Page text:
Thanks Michael!

Sunday, 10 September 2017


Today's review is provided by Sangeeta Rao from Washington DC and she is seemingly currently on a mission to see Depeche Mode as many times as she can on this tour. For example, as I type I've just been looking at her videos from last night's Madison Square Garden gig. It's starting to make me rather jealous. Anyway, this review of the Detroit gig is a cracker - enjoy and thanks Sangeeta.

Detroit, August 27, 2017 – Sangeeta Rao

It was one month prior on Sunday, July 30th, and I was at home doing the usual Sunday evening activities such as laundry and gearing up for Game of Thrones that night. I see that my friend Shannon from Miami is calling me on the phone ; (she and I used to be roommates when we lived in New York). After pleasantries, she proposes an idea. 

“Since I’m going to be out of town when Depeche comes to Miami, how do you feel about going to Detroit?” 

I respond “What’s in Detroit?” 

“Depeche is playing there, and I can get a cheap ticket to Detroit. Looks like concert tickets are still available. I’ve been wanting to go there since they’re kind of going through a renaissance and becoming a foodie city”. 

“Well, I am already going to a few shows; I can’t justify another one”. 

“Come on Sangeeta! We always see DM together, and I will feel terrible if I miss this tour!” 

I, then of course look at my calendar, and it just so happens that I’m free that weekend. I am in Baltimore on Friday, August 25 for a sales meeting, and conveniently, the cheapest flights to Detroit are from Baltimore. Short of the version of the story….I’m easily persuaded. We book our flights. She buys the concert tickets, and I book the hotel. Andy crazily my flight was cheaper than the damn concert ticket!! 

We plan to meet Keri, a mutual friend who used to live in New York and who was also attending the show. Her first show was Music for the Masses, and Shannon’s was World Violation. We arrive at DTE Energy Music Theatre a little late, and DM has already started playing!! I’m hauling ass walking like a mad woman to get to our seats! This was the first show that I could actually see something because I could barely see anything in London at the Olympic Stadium, so I didn’t want to miss the intro. We had decent seats, dead center in the middle section; the venue was an outdoor amphitheater with a lawn. The venue was packed, and there was not a speck of green on the lawn. The capacity is about 16k. I’m so excited at this point because I can actually see and not have to watch it on a big screen! This was my first US show on this tour, so of course, I’m very much hoping for a setlist change. They sounded great, and Dave was really into it! You don’t often hear Dave say something about cities on tour, other than “Good Evening [insert city]!” and usually Berlin, since they’re the Black Swarm and Germans LOVE their DM! That’s another story for another time, LOL!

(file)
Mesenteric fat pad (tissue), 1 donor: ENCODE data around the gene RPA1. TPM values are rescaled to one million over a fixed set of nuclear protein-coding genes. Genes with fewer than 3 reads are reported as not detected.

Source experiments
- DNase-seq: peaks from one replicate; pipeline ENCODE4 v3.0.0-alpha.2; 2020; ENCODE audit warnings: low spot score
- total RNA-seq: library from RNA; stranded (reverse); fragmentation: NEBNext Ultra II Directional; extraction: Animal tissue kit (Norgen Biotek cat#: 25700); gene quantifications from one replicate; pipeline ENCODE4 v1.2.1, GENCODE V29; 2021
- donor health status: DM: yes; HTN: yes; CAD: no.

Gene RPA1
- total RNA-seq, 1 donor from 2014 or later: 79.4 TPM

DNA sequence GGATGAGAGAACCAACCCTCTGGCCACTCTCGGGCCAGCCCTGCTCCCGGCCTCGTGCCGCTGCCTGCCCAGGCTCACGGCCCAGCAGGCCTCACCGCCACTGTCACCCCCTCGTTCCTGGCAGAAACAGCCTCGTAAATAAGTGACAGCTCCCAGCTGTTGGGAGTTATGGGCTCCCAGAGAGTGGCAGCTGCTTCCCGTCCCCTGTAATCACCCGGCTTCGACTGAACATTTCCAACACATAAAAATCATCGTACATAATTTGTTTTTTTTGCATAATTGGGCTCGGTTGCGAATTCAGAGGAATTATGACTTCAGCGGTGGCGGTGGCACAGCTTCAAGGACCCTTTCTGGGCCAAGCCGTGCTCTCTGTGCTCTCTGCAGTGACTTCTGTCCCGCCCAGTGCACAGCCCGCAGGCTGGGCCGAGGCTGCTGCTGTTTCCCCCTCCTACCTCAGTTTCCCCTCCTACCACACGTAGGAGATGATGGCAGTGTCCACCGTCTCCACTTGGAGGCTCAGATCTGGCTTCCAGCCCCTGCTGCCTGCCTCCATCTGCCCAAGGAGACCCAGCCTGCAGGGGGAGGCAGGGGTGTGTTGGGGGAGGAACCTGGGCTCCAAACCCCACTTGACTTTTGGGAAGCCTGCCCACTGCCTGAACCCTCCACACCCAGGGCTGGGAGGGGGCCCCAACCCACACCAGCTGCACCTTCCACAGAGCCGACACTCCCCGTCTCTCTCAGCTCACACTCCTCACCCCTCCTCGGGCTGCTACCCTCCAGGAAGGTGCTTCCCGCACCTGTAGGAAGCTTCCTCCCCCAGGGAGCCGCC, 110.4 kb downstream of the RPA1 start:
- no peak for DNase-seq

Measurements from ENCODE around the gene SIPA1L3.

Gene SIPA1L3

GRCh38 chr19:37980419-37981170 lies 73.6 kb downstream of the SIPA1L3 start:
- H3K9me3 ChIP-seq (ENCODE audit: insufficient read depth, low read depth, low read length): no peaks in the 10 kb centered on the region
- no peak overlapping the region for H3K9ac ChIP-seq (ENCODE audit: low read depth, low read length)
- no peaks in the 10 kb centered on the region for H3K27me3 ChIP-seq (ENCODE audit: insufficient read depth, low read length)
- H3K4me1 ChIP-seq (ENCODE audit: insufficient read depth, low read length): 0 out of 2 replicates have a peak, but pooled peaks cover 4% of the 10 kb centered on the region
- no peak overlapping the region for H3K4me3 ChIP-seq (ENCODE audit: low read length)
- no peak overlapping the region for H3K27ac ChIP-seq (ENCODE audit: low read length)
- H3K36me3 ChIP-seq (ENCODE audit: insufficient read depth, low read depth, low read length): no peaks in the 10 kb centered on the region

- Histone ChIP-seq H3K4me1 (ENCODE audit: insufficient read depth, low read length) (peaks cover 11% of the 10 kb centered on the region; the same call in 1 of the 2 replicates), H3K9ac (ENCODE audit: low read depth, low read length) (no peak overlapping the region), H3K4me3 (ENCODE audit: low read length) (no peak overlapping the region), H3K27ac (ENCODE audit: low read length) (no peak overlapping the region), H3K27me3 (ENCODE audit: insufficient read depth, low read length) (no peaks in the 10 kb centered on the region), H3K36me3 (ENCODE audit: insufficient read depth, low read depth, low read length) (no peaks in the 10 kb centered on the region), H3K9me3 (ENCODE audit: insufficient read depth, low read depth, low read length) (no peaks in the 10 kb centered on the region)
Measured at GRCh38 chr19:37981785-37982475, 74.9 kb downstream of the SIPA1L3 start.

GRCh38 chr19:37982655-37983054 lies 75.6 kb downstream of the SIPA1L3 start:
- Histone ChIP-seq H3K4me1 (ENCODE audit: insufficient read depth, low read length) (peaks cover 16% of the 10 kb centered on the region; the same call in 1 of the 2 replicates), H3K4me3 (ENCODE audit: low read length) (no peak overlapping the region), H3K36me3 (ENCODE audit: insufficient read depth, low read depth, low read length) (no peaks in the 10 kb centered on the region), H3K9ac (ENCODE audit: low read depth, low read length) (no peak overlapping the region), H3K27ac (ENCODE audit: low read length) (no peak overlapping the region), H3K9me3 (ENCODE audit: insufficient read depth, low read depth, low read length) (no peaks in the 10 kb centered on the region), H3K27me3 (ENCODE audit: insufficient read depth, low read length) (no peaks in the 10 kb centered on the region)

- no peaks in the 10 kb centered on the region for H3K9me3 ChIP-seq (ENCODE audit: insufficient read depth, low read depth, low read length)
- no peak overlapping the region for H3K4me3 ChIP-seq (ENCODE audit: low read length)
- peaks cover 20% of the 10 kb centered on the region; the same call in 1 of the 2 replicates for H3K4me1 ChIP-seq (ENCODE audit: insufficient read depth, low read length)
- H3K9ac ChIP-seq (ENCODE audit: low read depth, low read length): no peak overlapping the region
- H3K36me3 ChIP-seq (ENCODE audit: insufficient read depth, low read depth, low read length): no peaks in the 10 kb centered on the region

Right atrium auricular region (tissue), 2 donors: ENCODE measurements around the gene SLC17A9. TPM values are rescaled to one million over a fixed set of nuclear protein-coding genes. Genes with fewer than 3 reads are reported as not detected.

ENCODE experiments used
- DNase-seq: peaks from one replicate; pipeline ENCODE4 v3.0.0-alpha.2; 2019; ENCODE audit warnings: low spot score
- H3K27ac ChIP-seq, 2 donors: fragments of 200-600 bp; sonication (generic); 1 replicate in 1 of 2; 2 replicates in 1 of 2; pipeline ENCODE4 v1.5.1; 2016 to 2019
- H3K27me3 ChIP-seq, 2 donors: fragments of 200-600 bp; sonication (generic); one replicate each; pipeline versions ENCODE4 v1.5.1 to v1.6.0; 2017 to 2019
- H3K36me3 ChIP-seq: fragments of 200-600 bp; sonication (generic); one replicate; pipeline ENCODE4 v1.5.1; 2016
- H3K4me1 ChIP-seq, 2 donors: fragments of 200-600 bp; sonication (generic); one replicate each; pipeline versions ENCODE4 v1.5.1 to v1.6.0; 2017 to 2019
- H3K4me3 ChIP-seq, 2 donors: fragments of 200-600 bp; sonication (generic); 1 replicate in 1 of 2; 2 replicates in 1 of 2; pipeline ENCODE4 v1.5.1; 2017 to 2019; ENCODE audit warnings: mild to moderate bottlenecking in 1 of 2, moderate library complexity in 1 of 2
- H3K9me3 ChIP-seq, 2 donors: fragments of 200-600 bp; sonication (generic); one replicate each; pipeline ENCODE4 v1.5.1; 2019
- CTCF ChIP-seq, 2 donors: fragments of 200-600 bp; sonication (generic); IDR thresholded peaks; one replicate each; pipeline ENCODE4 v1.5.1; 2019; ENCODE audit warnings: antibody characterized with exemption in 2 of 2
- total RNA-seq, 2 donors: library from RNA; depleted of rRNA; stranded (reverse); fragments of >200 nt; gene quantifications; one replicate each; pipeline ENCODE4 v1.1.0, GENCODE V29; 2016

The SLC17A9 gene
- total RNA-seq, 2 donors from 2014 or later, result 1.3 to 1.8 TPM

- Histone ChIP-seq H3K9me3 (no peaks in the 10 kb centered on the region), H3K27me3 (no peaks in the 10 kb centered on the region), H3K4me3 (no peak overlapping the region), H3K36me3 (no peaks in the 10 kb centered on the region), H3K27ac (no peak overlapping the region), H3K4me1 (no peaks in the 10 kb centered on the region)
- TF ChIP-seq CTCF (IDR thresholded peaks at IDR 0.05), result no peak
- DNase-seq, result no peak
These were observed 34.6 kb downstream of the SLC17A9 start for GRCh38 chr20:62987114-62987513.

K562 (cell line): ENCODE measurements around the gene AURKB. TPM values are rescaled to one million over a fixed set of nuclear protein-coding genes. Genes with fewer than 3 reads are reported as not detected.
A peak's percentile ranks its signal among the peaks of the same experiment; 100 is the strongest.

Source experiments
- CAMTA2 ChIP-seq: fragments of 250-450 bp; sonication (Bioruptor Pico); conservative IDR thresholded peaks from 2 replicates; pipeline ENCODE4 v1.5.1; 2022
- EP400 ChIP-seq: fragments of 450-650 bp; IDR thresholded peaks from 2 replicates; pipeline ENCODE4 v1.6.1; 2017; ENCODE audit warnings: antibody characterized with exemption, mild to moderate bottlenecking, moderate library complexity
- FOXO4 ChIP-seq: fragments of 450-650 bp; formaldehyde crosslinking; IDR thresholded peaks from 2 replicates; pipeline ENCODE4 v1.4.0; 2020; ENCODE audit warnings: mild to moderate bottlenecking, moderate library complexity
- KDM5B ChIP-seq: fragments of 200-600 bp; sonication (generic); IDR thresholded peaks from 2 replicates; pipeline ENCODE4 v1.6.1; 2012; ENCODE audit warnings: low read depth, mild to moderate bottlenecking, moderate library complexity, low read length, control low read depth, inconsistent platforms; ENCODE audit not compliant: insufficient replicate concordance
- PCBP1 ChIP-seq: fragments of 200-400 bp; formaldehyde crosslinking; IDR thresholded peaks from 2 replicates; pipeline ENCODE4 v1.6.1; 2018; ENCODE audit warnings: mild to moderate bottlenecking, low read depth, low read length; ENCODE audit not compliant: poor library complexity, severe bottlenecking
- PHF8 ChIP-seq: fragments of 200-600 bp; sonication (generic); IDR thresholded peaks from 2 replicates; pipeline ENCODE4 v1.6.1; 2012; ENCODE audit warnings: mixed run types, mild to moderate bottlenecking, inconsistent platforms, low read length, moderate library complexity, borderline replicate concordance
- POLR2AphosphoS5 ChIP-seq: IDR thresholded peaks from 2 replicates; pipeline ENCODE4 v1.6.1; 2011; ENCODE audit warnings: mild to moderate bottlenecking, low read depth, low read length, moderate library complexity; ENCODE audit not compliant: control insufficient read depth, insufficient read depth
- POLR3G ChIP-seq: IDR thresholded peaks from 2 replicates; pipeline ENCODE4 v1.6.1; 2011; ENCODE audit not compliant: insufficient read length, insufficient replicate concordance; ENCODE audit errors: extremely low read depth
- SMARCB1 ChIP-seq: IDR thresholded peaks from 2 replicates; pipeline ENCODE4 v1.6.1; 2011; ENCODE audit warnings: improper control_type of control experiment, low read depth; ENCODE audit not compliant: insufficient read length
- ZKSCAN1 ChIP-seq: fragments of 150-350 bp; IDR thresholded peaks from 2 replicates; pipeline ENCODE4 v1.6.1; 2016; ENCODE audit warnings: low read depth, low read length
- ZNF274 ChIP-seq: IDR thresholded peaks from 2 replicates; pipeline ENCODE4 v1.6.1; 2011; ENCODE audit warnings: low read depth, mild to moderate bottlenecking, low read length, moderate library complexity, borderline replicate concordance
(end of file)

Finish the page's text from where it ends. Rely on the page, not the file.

However, he kept saying the city name, and at the end of a song (forgot which), he said “DETROIT, YOU’RE THE BEST!!” I have never heard him say that about any city over the 25 years I’ve been seeing them live. 

As the night progresses, I look over to my right, and I see a father and his son. The boy was approximately 8-10 years old, and this kid was rocking and banging his head as if he was at a heavy metal concert. He was motioning his hands as if he was playing the drums. I was so happy to see this kid having the time of his life and enjoying a great show. It made me smile. 

Unfortunately, there were no setlist changes…shocking <<< sarcasm. It IS a great setlist indeed, but it’s safe to say that every song exclusive of the new ones, the majority of us fans have heard live already. I really felt it was The Singles Tour plus Spirit. Corrupt is a fave of mine, but I’m not sure it works so well live. I’m not going to go into setlist details since it’s barely changed throughout this tour. 

Overall, it was a wonderful night with perfect weather! I’m glad Shannon got to see them, and it was great to see Keri again. 

Side note: As much as I wanted to post pics on facebook that night, I tried to avoid it because it was the SAME night as the Game of Thrones finale. I didn’t want to read/see any spoilers!


Thanks Sangeeta!

Saturday, 9 September 2017


This review sums up exactly why I started doing this project last May. I wanted to capture the essence of a Depeche Mode tour, not only so that fans could revel in reading about fellow Devotees' experiences but also so that people who aren't hardcore fans could get an idea of what following the band around for a tour means to people. Amanda Chaffeee who runs the superb And Then blog, is the perfect person to tell the type of story I want people to tell and this review is one you are all going to love. Fans of Dave - get ready to get jealous towards the end....

As I write this, I'm sitting on my plane, and then in a taxi, on my way to New York. Where do I even start to process such an incredible night? Montreal was my second show of the North American leg, with the same setlist as my first show in Montreal. I thought Toronto was a fantastic show, but Montreal was even better. 

The VIP pre-show experience was slightly different than Toronto. Where Toronto had catered curry chicken, rice and stir fry veggies, Montreal had snacks and appetizers. Popcorn, veggie chips, sliders shrimp spring rolls, etc. available in a nice, small restaurant/bar setting. The "Spirit" photo backdrop was conveniently placed in the middle of the room for photo ops. Curiously, the bar allowed us to redeem our drink tickets for basic cocktails, instead of just wine and beer like previous VIP experiences. Score! My friends and I definitely took advantage of the rum and cokes! 

The show was packed, and security provided all the front row ticket-holders with purple wristbands – then enforced them. Anyone without one was kicked out of the area between us and our seats, so we had lots of room to dance and jump around.